The results of the Yale study should have huge implications for other states and even other countries when deciding to ban flavored vapes. According to the National Conference of State Legislatures, five states—California, Massachusetts, New Jersey, New York and Rhode Island—have implemented laws banning flavored electronic nicotine-delivery systems (ENDS), and at least 310 localities have passed restrictions on menthol cigarettes and/or flavored tobacco products (including e-liquids), although these laws vary widely.
The U.S. Food and Drug Administration implemented a partial ban on the sale of flavored closed-system e-cigarette products in January 2020. The FDA ban exempts menthol and tobacco flavor as well as open tank vaping systems, which tend to be sold in vape shops where age restrictions are more often enforced.
Members of Congress have been pressuring acting FDA Commissioner Janet Woodcock to ban all flavored e-cigarettes, maintaining that flavors are attracting youth to ENDS products. Woodcock has not indicated whether the agency has plans to ban or otherwise limit the sale of flavored vapes, but a decision could be made this fall.
When asked to comment on the trend that youth use of cigarettes was declining while their use of ENDS products was on the rise, former FDA Commissioner Scott Gottlieb said the trends are not acceptable, even if they are moving in a more positive direction of reduced overall use of tobacco products. “Even if kids are using ENDS [products] instead of cigarettes—and that migration in part accounts for the decline in youth [combustible] cigarette use—that’s still not an acceptable trade,” he said.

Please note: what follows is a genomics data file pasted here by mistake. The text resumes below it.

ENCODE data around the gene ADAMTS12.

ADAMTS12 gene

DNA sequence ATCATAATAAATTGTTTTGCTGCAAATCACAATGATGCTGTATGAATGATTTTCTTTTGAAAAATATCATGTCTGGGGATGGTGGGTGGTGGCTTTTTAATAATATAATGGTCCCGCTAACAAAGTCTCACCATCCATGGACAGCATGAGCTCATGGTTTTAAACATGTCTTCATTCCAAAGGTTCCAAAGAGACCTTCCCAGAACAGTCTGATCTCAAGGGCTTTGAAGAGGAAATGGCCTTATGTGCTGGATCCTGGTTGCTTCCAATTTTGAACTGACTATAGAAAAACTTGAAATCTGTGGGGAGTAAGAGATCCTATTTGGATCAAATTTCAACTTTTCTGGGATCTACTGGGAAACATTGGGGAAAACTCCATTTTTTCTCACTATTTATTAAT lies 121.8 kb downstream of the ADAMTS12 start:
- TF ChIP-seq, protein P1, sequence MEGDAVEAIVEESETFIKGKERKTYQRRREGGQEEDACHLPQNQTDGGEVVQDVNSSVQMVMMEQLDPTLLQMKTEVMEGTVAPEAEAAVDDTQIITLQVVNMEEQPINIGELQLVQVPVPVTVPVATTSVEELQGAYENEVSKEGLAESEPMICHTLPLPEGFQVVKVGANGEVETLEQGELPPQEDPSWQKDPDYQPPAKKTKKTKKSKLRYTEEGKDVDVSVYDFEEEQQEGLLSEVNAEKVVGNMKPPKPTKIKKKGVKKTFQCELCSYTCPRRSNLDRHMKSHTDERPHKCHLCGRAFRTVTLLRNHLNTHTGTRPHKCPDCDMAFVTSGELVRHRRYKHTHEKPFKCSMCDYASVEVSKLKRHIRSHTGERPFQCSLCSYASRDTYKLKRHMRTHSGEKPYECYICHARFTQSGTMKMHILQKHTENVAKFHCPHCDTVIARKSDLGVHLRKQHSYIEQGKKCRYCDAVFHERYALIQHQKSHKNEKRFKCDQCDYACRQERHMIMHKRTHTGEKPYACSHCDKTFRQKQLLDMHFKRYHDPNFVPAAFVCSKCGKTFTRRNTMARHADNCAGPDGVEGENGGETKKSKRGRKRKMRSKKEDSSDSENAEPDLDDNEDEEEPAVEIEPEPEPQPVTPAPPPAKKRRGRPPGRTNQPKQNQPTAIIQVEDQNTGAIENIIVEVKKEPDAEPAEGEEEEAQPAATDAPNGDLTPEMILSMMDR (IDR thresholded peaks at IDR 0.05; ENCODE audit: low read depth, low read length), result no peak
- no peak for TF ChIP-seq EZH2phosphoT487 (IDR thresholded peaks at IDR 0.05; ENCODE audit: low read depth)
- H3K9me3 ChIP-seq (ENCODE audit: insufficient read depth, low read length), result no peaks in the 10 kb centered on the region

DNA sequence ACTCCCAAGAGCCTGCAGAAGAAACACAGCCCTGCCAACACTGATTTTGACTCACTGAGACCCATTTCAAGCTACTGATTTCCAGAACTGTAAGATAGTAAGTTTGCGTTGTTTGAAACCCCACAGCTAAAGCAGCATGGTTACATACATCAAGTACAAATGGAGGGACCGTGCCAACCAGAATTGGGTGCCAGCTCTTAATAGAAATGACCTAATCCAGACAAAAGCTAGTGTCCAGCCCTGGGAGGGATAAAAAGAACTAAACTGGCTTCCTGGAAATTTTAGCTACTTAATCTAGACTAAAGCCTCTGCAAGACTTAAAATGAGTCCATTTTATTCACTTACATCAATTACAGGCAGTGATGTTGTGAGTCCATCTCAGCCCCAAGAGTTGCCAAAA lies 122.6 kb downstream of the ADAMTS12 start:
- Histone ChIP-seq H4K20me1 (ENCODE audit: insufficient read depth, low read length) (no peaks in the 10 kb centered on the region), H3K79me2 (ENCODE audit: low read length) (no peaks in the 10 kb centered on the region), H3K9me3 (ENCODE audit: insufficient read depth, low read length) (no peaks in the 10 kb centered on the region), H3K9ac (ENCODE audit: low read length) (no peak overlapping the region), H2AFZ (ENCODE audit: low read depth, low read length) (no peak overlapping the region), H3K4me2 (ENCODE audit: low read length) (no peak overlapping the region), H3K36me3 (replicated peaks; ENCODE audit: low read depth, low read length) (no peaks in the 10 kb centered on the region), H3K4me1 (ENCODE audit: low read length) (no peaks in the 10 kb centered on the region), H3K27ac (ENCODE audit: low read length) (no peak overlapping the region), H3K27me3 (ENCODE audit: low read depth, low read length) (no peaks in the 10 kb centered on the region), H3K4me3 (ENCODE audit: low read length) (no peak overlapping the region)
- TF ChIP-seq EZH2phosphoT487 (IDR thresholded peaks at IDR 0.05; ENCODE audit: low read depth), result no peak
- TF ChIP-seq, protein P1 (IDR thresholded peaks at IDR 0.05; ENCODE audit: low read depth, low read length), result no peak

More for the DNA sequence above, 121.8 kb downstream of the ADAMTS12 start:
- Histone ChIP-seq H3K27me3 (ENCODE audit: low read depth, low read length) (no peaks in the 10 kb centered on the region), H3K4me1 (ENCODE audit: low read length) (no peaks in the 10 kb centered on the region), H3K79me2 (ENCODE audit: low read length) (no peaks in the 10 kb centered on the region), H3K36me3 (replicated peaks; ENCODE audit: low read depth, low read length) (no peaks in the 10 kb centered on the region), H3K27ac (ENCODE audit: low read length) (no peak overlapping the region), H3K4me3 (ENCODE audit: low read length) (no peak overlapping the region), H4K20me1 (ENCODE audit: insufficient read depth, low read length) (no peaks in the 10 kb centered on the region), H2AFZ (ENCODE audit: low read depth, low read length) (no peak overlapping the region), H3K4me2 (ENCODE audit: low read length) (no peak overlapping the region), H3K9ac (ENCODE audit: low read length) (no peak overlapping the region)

Clive Bates, a tobacco harm reduction expert and former director of Action on Smoking and Health U.K., called this argument outrageous, adding that just because a regulatory agency believes young people should not smoke or vape does not mean that is how it plays out in the real world. “Public health is about dealing with the world as you find it—not giving instructions to people who are not listening, uninterested in your views and unimpressed by your authority,” said Bates. “But that doesn’t mean a regulator is absolved of responsibility for the consequences (good or bad) of its actions.”
Since Gottlieb essentially said that the FDA doesn’t care if vaping is helping to reduce smoking, Bates says the FDA is ignoring a big public health benefit that has been a goal of U.S. policy for decades. “The dangerous corollary is [that] the FDA doesn’t care if their anti-vaping measures increase smoking among adolescents. That’s what is so despicable about this lofty attitude—it’s an indifference to the group most at risk,” Bates said. “Yet the FDA doesn’t care if vaping works as an alternative to smoking for adolescents—and this is deeply unethical.”